If you live in a ‘slum’ and earn less than Rs20,000 a month, you are more likely to go to a loan shark than a bank if you want to buy land and build your own home.
This situation exists because the government seems to ignore the reality that even the poor need homes in Karachi. There is demand for 80,000 housing units a year but the formal sector can only provide 40%.
Urban experts, Arif Hasan, Noman Ahmed, Mansoor Raza, Asiya Sadiq, Saeed ud Din Ahmed and Moizza B. Sarwar, take a look at this phenomenon in a report called ‘Land ownership, control and contestation in Karachi and implications for low-income housing’. It was prepared for the IIED Human Settlements Programme and was launched at NED University on Friday with the screening of a documentary called ‘Karachi Rising: The Unplanned Densification of Low-Income Housing’. A word of warning came from Arif Hasan himself: it is dry reading. Its 104 pages are enlightening but extremely depressing.
The problem is that our finance system doesn’t match our economic conditions. So, for example, people generally live off their salary and have few savings. But if you want to own a house you have to buy it outright - there are no staggered financing or mortgage options. The nine formal housing finance institutions won’t lend you money if you say you want to buy land. They won’t do this because it is too risky for them given the unstable land registration system and because the State Bank has set a high interest rate of 12%.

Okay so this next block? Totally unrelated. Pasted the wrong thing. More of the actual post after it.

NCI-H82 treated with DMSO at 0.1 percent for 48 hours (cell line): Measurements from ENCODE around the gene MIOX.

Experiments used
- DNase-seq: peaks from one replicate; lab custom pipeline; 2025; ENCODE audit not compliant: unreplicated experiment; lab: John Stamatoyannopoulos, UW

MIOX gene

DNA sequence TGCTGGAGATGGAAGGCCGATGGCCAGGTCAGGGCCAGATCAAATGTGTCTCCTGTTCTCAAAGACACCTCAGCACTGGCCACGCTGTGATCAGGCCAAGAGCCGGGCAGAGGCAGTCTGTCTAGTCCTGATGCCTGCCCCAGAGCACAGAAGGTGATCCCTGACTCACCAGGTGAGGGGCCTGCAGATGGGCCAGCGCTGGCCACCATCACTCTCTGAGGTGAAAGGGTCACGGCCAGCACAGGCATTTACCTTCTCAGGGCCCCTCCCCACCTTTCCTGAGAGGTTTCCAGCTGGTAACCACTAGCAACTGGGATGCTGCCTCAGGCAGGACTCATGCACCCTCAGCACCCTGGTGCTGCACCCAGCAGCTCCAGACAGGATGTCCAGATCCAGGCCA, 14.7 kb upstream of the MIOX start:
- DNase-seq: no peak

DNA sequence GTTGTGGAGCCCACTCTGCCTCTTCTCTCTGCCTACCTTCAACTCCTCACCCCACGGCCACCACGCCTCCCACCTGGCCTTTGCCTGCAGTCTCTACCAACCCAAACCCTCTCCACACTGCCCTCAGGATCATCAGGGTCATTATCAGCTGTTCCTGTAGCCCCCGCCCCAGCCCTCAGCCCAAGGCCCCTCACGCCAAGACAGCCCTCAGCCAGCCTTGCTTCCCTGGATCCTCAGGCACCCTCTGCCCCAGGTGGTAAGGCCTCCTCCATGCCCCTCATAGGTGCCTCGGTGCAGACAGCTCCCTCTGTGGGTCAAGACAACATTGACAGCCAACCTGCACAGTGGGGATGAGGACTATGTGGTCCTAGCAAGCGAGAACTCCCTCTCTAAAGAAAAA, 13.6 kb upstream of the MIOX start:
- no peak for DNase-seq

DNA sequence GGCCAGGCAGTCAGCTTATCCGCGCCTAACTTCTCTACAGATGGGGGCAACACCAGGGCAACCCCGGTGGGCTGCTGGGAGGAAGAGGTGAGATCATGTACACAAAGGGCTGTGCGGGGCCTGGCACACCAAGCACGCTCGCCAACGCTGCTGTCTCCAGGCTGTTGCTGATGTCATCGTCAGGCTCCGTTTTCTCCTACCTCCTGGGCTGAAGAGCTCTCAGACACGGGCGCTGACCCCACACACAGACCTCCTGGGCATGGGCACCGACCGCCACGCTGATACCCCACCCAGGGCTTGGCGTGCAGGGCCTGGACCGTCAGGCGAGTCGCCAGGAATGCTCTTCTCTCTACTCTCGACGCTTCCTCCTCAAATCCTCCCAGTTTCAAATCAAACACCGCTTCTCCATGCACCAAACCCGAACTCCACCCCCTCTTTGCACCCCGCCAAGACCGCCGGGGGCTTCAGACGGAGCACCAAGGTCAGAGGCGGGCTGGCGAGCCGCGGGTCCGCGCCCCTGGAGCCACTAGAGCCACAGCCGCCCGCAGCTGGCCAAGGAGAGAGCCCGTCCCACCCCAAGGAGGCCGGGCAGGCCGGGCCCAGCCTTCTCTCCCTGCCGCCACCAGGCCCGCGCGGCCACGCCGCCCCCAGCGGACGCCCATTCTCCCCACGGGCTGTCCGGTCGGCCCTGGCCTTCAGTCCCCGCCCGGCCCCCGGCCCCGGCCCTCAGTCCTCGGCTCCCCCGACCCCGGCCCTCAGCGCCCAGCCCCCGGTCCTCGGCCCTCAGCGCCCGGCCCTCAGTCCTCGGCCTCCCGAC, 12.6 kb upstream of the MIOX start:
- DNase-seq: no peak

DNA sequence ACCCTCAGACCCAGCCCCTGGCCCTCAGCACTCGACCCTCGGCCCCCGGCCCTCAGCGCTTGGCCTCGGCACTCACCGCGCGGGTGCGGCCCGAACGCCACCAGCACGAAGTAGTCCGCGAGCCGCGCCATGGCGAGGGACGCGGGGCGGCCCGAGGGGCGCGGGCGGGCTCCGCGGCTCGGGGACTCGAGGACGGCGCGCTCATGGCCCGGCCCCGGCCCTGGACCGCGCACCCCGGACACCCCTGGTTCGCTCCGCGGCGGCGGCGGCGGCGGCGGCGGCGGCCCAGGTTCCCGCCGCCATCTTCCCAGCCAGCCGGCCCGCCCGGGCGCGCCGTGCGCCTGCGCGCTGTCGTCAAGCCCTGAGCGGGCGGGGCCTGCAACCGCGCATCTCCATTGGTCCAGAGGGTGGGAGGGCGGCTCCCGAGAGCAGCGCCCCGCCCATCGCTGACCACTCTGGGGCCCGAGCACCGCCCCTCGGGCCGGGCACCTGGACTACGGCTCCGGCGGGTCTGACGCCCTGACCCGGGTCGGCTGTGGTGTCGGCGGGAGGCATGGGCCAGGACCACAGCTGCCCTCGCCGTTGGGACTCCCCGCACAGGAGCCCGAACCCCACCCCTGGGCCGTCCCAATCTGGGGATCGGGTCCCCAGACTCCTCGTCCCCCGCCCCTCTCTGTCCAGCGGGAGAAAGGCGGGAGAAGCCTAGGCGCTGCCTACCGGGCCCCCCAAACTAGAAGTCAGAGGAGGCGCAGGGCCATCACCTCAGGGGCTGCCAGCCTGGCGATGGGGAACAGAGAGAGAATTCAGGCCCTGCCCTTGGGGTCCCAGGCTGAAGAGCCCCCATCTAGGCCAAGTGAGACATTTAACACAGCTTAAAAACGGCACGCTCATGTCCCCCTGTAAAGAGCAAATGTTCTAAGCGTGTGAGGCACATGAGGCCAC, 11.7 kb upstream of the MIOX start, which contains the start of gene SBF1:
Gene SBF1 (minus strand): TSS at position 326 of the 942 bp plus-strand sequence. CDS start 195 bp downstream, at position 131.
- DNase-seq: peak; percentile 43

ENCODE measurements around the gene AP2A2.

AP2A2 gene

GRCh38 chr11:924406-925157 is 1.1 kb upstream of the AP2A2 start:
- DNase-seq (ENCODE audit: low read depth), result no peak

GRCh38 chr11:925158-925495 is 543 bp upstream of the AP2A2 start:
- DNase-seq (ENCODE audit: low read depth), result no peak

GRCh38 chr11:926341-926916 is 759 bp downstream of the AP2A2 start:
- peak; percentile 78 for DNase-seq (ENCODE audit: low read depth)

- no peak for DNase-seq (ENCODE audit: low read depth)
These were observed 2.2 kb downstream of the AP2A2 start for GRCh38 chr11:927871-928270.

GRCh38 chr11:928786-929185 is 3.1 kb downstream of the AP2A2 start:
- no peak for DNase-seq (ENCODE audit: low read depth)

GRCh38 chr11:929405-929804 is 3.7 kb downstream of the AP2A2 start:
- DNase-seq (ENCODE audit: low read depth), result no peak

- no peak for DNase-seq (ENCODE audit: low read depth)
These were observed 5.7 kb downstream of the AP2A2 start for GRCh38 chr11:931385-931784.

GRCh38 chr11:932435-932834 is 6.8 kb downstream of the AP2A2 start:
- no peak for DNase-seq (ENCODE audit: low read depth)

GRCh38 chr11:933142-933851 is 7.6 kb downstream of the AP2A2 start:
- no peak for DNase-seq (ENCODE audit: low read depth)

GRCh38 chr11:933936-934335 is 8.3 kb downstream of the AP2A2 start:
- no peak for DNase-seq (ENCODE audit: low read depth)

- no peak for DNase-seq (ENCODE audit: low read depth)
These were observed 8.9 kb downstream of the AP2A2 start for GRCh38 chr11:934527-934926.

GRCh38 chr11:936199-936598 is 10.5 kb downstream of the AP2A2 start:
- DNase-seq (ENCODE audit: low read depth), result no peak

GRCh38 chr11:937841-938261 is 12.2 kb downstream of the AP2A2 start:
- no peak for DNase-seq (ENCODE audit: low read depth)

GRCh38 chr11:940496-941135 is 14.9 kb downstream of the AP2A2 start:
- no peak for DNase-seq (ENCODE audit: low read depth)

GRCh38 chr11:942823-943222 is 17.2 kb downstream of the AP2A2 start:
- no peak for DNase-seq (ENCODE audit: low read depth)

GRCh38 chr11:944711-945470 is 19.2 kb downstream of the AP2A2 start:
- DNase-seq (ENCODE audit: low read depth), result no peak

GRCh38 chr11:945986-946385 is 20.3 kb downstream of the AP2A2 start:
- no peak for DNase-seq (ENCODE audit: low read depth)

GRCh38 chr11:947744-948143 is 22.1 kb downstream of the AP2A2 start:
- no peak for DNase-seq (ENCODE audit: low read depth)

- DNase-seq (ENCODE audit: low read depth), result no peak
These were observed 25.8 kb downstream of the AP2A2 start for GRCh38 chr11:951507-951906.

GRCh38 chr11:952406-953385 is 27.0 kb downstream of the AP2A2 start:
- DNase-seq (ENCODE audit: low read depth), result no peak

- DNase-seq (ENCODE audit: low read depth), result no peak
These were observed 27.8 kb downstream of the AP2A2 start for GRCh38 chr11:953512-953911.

This is why the experts argue that the government needs to seriously think about how to provide the poor housing where they want it. The cost of land has risen from Rs176 per sq meter in 1991 (double the daily wage) to Rs10,000 (40 times the daily wage).
Profile of financial institutions that fund housing
SOURCE: LAND OWNERSHIP, CONTROL AND CONTESTATION IN KARACHI AND IMPLICATIONS FOR LOW-INCOME HOUSING
And so you do what Kulsoom did. She said that when she got fed up of paying rent she moved to Surjani Town after hearing that she could pay Rs300 a month instalments for the Rs8,000 plot. “I thought buying land would be good for my children,” she said in the Rising Karachi documentary. “But it has been misery and suffering ever since.” She has to wait 2 hours to get a bus into town.
Kulsoom could have gone to the House Building Finance Company (HBFC), one institution that is supposed to help poor people with housing. But while the HBFC has so far financed 450,000 houses with Rs47 billion, a representative agreed that strict procedures to assess credit worthiness means they are only lending to middle-income folks.
It doesn’t help that the poor prefer informal deals (read loan shark) even when formal ones (banks) are available. They don’t trust market operators or government officials. It is hard for them to get the information they need to make these decisions and the paperwork is often beyond their comprehension or in a language they are familiar with.
Take for example HBFC’s Ghar Asan Flexi scheme: 23 documents need to be submitted before you can even apply. That means you have to run around to nine agencies to get them attested. And while the HBFC has a good website, few people know about it.
The poor who have taken up in katchi abadies find it hard to access credit for one other major reason: a lack of documentary evidence of land ownership and informal employment (which means they don’t have salary slips or tax certificates to show).
The solution, argue the experts, is for the government to focus on pro-poor housing. It’s not as if it doesn’t have the land. Community credit helps as does subsidising the interest rates for low-income groups. It is because the formal sector hasn’t bothered to focus on the poor that the ‘informal’ systems have spread. As Hasan put it: if it weren’t for the land ‘mafia’, the poor would have no homes.
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Published in The Express Tribune, September 15th, 2013.
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